"Quite possibly, quite possibly. I think if for some reason there was a better ownership group that we felt like would be better for Kansas City than us and would agree to contractually keep the team here in Kansas City for a long time, then we'd have to consider that I think. But right now, I would say yes."Wow! Sounds like that guy is giddy with excitement about the future of the organization and his future with it. Really what it sounds like is a guy who is ready to be done with the whole baseball team ownership thing. Seriously, how many owners in baseball would answer this question in such a way.
The question wasn't even asking what it would take to sell the team, yet that's the direction Glass chose to take it. How easy would it have been for Glass to simply say "we love Kansas City and right now I can't see a scenario that would result in a change in ownership." Instead, Glass talked about what it would take for him to move the team, almost as if he was laying the groundwork.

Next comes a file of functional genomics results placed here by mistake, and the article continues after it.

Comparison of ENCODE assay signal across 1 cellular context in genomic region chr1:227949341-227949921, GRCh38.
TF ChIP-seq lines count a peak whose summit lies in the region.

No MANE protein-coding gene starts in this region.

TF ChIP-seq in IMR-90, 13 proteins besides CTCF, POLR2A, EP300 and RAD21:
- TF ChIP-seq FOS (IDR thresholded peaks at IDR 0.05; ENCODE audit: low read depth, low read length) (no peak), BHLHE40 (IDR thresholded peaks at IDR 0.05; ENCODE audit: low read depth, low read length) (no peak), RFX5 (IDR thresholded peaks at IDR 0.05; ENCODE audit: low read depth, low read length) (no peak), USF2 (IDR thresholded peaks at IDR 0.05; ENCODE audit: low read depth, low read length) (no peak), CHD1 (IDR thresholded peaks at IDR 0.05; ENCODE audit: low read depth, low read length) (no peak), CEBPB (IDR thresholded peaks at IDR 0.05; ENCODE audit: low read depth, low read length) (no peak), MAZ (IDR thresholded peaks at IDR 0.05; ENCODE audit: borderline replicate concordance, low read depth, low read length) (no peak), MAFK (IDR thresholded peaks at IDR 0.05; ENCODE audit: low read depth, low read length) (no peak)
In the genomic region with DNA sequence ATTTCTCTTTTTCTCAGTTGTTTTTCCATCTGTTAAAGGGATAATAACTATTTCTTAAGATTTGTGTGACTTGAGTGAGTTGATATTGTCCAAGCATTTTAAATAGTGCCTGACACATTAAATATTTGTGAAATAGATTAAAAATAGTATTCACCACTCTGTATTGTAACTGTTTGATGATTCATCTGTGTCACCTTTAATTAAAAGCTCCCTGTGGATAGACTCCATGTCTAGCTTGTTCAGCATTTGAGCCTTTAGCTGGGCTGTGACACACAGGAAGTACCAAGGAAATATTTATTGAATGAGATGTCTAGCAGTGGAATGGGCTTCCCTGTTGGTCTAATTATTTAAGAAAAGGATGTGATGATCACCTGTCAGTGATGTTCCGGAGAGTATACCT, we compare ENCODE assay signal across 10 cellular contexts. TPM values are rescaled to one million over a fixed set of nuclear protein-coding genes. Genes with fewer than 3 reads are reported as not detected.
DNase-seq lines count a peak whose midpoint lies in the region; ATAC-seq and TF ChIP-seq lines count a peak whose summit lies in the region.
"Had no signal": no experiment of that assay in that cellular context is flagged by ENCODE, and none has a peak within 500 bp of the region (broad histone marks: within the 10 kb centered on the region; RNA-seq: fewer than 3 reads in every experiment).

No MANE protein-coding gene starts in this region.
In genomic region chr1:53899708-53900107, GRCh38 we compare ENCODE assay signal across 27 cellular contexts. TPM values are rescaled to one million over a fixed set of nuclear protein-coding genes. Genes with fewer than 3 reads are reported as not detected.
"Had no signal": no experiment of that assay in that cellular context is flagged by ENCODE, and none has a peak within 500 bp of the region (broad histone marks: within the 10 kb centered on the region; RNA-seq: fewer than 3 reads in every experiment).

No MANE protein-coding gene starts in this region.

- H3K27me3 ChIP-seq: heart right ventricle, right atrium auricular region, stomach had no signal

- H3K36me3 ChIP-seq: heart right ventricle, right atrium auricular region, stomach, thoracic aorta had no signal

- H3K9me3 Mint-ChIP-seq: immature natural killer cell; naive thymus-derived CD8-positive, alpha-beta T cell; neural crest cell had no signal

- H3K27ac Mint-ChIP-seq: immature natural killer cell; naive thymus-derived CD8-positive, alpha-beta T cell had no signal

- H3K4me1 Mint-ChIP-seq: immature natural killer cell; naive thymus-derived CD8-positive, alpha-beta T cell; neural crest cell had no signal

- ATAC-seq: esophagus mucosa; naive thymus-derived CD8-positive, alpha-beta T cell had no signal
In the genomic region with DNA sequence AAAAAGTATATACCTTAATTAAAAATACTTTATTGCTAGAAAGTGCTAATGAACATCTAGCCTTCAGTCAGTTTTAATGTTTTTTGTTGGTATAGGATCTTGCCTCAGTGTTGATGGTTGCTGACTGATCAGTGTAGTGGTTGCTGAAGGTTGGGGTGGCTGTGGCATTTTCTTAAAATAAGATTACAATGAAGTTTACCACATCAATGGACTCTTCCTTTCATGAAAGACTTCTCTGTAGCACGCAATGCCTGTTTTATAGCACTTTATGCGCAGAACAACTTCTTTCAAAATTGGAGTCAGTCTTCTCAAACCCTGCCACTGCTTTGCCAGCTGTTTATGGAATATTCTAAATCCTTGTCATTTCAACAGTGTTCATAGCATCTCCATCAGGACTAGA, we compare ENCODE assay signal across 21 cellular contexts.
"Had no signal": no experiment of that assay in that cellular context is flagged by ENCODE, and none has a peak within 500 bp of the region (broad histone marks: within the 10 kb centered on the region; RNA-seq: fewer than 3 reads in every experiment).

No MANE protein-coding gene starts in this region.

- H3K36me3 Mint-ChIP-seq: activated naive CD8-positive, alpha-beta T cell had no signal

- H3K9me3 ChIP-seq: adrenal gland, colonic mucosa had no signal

Listen I don't think Glass was attempting to publicly declare the team available, but answers this question in such a way definitely doesn't paint the image of an owner in love with the organization. David Glass is a savvy businessman and I have no doubt that he has learned to choose his words carefully in interviews. I find it very interesting that he answered this question in such a way.
I don't think Glass has been the villain in the Dayton Moore era as he was during Allard Baird's time at the helm. However, I don't think that winning is his number one priority either. He does himself no favors when he answers a question in this manner, but it is good to see that before he sells the team the buyer would have to insure a long-term commitment to Kansas City. I don't think I'd be the only one disappointed if the Royals became the toy of another billionaire owner, so long as he plays with that toy in Cow Town.
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